Lower Arroyo Seco Restoration Moves Closer to Reality

$3.5 million in new State funding may soon remove concrete channels from Pasadena-South Pasadena area of Arroyo Seco

Published : Monday, June 24, 2019 | 5:02 AM

Image courtesy Arroyo Seco Foundation

Thanks to approved budget requests from Pasadena-area Senator Anthony J. Portantino the 2019-2020 State Budget now includes $3.5 million for the Arroyo Seco Watershed Restoration Project from Prop 68.

And while its name means “Dry Gulch,’ or “Dry River Bed,” depending on who you talk to, the gulch is home to a waterway that spans eight miles through the western portion of the City of Pasadena.

Surrounded by urban development, the Arroyo Seco supports thriving natural ecosystems that include several native plant communities and provides shelter, food and nesting sites for hundreds of wildlife species.

The area is protected parkland and open space with 22 miles of trails and myriad recreational opportunities. It was also recently included in the National Register of Historic Places, placing it among the nation’s top cultural resources.

“The Arroyo Seco is facing significant challenges due to the dam removal project,” said Portantino recently, “and I was pleased that both South Pasadena and Pasadena want to help enhance this important regional watershed.”

Exactly which projects will happen is still yet to be decided, however.

What is known at this point, is that the primary consideration of the funding is to restore the Arroyo to its once-natural state south of the Colorado Street Bridge, as the river moves through Pasadena and South Pasadena on its way to meet the Los Angeles River in Lincoln Heights. Through that area, the river has been bounded by concrete and chain link fences since the late 40s, following local flooding.

While that is the goal, the specific project within the Pasadena-South Pasadena area has yet to be officially determined.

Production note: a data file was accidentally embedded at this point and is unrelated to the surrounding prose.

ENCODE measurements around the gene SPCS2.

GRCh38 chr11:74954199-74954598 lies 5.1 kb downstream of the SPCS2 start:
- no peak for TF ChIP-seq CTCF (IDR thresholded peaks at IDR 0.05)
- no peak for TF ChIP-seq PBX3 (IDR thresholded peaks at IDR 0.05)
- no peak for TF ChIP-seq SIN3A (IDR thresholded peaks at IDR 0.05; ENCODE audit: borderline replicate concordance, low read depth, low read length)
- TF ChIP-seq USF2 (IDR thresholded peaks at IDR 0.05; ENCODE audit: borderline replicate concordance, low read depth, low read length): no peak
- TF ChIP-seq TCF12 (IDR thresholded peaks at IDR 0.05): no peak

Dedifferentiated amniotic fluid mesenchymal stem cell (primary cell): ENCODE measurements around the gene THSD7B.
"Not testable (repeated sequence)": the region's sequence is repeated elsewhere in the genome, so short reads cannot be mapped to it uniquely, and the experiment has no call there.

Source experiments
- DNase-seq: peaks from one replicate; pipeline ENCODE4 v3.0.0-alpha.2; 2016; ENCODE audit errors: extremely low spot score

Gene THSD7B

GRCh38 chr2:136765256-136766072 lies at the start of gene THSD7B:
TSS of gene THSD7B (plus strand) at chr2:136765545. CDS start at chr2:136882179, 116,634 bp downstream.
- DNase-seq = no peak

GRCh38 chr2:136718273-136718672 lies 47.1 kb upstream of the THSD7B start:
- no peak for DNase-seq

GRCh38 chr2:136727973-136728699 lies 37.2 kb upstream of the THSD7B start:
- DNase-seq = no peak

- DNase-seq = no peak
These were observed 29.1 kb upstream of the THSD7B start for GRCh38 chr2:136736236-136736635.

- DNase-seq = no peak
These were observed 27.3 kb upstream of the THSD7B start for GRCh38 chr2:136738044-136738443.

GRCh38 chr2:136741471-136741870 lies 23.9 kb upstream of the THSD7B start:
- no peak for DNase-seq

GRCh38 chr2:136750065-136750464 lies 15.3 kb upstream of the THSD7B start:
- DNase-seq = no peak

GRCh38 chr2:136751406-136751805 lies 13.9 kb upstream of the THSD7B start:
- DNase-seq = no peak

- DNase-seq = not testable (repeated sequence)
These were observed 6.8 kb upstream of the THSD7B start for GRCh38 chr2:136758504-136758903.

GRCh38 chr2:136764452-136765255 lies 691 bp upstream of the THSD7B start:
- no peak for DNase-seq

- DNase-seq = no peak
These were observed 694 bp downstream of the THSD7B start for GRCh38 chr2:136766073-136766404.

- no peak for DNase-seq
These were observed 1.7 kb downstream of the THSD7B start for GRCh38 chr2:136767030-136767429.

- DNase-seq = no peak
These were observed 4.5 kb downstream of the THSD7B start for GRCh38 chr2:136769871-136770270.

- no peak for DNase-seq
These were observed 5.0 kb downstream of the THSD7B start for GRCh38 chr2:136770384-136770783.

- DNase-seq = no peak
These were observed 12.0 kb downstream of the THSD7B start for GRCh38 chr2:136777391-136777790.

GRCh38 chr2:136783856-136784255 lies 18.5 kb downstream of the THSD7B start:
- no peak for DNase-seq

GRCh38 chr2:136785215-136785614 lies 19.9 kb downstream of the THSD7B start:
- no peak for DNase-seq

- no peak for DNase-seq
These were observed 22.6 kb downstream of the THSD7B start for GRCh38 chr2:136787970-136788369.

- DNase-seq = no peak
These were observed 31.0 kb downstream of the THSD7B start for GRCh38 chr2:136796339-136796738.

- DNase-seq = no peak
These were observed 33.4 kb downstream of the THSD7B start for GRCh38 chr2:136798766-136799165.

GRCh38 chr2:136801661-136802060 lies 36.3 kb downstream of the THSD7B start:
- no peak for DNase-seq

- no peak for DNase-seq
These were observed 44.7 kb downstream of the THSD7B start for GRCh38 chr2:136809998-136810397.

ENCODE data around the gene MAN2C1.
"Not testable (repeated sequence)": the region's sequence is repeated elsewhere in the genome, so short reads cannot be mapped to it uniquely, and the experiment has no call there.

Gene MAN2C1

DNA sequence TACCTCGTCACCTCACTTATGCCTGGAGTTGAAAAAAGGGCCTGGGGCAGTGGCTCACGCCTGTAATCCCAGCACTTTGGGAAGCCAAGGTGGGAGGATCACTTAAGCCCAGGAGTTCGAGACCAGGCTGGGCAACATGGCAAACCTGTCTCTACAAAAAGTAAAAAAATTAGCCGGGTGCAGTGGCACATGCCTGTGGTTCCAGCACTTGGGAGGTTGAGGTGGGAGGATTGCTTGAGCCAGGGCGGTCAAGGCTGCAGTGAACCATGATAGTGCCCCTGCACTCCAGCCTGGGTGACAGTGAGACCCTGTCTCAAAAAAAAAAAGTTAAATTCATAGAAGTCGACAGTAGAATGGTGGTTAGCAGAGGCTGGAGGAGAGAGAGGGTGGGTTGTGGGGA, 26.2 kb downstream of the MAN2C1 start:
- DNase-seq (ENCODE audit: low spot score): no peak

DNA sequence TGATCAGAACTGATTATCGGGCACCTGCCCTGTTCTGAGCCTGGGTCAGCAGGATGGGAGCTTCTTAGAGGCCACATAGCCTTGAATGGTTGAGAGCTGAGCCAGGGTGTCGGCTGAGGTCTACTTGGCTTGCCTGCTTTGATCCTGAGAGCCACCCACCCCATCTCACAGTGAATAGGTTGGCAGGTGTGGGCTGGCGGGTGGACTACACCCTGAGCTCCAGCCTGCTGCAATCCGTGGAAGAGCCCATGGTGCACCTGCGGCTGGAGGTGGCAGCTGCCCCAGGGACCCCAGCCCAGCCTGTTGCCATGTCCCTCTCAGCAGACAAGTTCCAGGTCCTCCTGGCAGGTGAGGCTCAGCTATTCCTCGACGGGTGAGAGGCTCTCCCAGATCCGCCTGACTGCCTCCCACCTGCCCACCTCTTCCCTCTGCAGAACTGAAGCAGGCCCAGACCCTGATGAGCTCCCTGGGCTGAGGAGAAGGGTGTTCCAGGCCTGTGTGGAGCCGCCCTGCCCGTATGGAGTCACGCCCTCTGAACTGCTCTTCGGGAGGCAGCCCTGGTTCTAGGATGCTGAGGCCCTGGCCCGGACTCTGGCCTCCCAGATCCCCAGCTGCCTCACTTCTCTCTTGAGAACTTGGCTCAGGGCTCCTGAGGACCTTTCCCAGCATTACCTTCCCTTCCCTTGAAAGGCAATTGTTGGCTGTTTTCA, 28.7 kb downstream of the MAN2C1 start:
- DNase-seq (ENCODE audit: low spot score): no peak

According to Yvonne Vasquez, of the Senator’s media relations office, Senator Portantino asked his staff to reach out to leaders in each city for Prop 68 eligible projects.

“He was excited to have received several laudable ideas,” said Vasquez. “Since a number of them dealt with the Arroyo Seco, it was determined that the budget process not pick winners and losers among the ideas presented, and instead program $3.5 million to the Department of Parks and Recreation for the Arroyo Seco that would be awarded based on project submissions.

“The Senator is hopeful that Pasadena, South Pasadena and the activist community work in concert to submit a project that has consensus. In short, the cities can apply individually or not. Frankly, it’s a good problem for our region to be in and the Senator is pleased to have been successful in securing the funding.”

Tim Brick, Managing Director, of the Arroyo Seco Foundation, who has worked for decades on restoring the Hahamongna portion of the Arroyo to the north of Pasadena, is relieved that the restoral of the southern portion may soon actually begin.

“It is a benefit to have a Senator who is familiar with and who appreciates the importance of the Arroyo Seco,” he said.

“Our organization is grateful once again that Portantino has stepped up on our behalf. I am looking forward to seeing how these resources are going to be allocated and am very optimistic that South Pasadena and Pasadena will cooperate with the activist community on the best utilization plan.”